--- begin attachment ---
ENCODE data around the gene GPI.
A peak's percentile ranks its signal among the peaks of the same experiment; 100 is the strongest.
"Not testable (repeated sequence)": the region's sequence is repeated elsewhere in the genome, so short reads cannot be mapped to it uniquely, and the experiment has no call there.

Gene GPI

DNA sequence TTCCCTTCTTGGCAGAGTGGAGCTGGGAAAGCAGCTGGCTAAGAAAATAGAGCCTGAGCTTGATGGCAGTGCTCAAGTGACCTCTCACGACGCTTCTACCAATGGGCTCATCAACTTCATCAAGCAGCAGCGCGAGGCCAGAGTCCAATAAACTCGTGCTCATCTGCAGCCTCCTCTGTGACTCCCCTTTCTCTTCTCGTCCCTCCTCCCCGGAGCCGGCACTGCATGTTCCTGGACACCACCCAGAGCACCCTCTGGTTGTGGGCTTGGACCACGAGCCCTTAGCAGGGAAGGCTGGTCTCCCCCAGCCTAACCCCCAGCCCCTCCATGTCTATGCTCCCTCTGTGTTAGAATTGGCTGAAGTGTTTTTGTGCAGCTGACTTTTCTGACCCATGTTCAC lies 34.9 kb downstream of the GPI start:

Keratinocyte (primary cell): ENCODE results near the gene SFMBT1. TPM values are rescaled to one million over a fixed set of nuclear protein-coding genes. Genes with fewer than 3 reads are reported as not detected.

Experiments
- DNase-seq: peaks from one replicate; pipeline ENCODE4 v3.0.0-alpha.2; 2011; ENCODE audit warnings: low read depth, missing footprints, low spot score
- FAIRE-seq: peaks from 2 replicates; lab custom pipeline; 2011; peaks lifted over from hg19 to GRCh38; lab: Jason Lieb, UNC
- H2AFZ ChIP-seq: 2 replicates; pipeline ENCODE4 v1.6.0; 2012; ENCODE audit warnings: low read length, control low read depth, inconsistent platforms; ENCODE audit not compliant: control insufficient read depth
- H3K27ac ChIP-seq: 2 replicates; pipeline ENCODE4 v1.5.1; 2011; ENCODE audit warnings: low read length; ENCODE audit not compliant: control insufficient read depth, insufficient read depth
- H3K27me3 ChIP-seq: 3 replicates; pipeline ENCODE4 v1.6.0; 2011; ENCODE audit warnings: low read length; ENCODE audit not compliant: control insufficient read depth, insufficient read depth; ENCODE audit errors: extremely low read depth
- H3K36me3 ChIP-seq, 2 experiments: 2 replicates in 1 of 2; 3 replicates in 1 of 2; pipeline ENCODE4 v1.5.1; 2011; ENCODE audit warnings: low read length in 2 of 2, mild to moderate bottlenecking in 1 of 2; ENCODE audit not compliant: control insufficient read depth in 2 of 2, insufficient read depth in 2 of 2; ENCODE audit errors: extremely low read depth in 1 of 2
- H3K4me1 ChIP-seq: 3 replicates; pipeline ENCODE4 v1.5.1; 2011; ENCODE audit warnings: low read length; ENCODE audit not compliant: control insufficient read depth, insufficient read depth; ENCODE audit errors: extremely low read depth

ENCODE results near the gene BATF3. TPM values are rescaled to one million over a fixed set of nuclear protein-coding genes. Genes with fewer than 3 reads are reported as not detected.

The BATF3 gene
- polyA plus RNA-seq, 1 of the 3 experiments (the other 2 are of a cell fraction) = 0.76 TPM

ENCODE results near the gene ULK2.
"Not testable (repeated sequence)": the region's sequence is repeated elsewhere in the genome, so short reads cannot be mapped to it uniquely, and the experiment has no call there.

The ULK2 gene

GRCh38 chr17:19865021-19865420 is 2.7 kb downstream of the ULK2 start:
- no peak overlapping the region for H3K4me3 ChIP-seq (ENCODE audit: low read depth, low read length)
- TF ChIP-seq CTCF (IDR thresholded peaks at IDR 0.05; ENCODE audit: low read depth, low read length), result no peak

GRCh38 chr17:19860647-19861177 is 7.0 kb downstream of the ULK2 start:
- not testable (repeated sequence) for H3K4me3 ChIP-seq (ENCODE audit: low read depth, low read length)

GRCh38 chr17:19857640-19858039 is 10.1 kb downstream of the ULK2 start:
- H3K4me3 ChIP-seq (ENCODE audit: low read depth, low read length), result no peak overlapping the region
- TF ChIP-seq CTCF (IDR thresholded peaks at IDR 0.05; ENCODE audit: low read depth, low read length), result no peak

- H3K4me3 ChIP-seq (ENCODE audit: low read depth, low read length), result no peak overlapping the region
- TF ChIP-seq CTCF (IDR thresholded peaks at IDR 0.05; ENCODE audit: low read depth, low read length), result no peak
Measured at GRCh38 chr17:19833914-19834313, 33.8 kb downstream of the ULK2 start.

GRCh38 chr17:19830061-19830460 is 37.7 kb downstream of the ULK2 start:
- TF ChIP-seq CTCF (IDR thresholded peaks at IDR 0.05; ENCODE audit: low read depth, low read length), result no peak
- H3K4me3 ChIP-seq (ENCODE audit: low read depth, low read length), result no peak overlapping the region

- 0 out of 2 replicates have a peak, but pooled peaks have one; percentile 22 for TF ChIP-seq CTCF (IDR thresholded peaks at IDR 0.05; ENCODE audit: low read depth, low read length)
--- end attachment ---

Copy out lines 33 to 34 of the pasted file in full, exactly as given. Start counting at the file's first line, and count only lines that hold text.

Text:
- TF ChIP-seq CTCF (IDR thresholded peaks at IDR 0.05; ENCODE audit: low read depth, low read length), result no peak
- H3K4me3 ChIP-seq (ENCODE audit: low read depth, low read length), result no peak overlapping the region